Justification as Faultlessness
Philosophical Studies 174 (4): 901-926, 2017
Abstract. According to deontological approaches to justification, we can analyze justification in deontic terms. In this paper, I try to advance the discussion of deontological approaches by applying recent insights in the semantics of deontic modals. Specifically, I use the distinction between weak necessity modals (should, ought to) and strong necessity modals (must, have to) to make progress on a question that has received surprisingly little discussion in the literature, namely: ‘What’s the best version of a deontological approach?’ The two most obvious hypotheses are the Permissive View, according to which justified expresses permission, and the Obligatory View, according to which justified expresses some species of obligation. I raise difficulties for both of these hypotheses. In light of these difficulties, I propose a new position, according to which justified expresses a property I call faultlessness, defined as the dual of weak necessity modals. According to this view, an agent is justified in 𝜙-ing iff it’s not the case that she should [/ought] not 𝜙. I argue that this ‘Faultlessness View’ gives us precisely what’s needed to avoid the problems facing the Permissive and Obligatory Views.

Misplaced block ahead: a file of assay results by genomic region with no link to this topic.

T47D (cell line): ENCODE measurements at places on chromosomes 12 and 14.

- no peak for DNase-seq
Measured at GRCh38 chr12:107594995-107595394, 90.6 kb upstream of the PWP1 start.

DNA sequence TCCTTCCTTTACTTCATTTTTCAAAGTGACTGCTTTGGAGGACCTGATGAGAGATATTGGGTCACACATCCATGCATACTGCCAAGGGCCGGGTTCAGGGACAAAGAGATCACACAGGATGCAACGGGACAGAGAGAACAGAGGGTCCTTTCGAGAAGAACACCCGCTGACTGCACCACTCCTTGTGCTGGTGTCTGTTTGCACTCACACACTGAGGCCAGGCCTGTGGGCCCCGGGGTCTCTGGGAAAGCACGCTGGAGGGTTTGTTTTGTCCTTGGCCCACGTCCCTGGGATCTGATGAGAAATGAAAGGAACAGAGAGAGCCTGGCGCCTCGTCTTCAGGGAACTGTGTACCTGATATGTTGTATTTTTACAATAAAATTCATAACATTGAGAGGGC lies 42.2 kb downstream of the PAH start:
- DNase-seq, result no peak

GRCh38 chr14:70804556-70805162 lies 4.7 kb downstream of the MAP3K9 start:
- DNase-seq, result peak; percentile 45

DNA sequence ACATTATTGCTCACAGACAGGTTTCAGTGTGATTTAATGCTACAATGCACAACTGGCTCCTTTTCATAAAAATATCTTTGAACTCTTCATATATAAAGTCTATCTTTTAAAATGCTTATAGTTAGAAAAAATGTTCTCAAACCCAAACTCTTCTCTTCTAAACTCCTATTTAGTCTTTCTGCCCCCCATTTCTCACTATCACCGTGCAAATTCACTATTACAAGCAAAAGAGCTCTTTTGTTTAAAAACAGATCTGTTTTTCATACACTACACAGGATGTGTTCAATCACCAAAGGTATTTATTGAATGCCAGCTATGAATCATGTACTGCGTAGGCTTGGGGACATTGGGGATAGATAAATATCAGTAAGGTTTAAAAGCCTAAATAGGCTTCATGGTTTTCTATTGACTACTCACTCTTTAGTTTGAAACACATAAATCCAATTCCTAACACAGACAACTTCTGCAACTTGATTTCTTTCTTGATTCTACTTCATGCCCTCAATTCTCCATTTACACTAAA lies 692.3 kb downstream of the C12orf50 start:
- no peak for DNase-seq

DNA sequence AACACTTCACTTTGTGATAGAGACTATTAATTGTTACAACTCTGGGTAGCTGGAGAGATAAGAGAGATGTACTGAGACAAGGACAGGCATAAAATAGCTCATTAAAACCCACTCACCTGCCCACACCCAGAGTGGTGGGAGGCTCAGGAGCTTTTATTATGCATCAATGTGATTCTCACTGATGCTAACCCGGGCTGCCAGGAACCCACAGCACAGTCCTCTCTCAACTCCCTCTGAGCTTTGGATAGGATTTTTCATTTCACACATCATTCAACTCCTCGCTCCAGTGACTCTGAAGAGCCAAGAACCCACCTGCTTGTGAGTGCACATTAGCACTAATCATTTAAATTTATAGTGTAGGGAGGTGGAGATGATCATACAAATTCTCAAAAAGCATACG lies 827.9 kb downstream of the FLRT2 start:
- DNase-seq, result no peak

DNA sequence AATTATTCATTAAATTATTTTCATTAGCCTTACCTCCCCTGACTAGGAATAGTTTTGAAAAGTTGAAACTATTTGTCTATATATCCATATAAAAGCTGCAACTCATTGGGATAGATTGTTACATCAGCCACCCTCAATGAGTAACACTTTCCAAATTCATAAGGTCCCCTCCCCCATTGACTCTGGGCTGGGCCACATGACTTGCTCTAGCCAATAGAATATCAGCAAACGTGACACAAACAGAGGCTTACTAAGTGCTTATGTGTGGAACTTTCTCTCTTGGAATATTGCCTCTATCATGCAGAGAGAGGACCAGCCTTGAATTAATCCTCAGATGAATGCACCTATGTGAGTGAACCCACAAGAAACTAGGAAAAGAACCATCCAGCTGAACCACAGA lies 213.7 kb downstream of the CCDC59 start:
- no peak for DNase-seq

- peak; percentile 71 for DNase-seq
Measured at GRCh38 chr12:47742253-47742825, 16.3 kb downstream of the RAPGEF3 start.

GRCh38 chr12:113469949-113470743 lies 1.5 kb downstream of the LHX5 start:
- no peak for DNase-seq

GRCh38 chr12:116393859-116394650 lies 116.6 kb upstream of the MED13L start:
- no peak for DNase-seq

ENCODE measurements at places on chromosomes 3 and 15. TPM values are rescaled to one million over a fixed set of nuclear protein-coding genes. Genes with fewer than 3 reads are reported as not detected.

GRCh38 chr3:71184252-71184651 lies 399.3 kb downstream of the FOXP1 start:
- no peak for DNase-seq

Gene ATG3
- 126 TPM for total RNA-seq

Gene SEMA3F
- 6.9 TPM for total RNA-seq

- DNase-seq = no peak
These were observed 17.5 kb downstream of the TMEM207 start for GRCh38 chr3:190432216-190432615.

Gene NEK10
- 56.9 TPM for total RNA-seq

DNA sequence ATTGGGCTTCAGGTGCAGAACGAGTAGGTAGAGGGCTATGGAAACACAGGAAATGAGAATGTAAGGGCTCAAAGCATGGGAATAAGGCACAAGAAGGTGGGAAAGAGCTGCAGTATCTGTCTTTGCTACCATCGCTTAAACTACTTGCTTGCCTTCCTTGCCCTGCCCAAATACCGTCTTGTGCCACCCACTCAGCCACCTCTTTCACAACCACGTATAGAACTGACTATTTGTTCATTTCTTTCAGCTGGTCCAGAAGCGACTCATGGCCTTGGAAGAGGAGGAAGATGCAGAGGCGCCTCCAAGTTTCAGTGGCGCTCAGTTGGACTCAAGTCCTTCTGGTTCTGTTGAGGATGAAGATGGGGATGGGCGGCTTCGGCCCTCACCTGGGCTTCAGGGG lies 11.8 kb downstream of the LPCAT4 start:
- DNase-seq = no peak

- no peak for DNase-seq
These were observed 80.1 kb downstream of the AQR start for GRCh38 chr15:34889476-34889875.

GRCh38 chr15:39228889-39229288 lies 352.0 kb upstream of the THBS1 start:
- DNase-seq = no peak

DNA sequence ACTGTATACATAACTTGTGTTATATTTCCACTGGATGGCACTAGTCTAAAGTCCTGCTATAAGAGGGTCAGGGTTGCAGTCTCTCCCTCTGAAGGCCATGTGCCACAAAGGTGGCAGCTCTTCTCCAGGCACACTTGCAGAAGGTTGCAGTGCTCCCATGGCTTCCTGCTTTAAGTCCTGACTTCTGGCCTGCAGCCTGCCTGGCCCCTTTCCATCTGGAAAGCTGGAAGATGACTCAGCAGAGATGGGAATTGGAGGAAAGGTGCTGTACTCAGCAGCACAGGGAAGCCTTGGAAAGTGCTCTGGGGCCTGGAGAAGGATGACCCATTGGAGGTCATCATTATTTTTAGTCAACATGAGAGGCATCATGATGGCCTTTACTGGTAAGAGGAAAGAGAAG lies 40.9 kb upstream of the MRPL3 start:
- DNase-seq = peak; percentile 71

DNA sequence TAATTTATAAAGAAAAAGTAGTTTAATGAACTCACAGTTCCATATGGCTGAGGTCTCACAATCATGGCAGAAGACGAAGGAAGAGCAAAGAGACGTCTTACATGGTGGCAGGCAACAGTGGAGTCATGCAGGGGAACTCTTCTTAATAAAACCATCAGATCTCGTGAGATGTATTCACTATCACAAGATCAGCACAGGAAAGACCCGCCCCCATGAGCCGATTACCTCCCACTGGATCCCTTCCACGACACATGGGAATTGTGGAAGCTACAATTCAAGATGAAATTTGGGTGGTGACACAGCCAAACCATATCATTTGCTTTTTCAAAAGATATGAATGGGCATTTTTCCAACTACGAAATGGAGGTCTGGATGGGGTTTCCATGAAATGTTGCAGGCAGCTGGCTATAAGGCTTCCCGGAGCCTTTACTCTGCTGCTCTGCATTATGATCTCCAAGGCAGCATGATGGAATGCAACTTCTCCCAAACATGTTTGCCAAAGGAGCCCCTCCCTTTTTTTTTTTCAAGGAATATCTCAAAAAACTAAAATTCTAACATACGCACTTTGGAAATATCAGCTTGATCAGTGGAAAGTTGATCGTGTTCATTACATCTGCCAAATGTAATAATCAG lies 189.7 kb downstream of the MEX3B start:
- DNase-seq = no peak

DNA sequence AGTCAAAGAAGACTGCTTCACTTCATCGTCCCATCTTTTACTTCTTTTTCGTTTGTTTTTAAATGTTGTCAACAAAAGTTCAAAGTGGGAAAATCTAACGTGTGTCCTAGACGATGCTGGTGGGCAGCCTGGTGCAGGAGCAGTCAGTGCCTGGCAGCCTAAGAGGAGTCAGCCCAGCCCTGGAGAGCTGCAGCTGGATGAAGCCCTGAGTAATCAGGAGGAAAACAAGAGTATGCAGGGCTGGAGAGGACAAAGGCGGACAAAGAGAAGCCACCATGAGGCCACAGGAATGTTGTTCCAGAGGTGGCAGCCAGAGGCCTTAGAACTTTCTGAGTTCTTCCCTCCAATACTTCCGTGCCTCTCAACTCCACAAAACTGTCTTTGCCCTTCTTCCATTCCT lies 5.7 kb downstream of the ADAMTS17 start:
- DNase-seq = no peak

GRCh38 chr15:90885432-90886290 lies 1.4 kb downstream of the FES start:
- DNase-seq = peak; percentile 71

You can find the published version here, and the penultimate version here.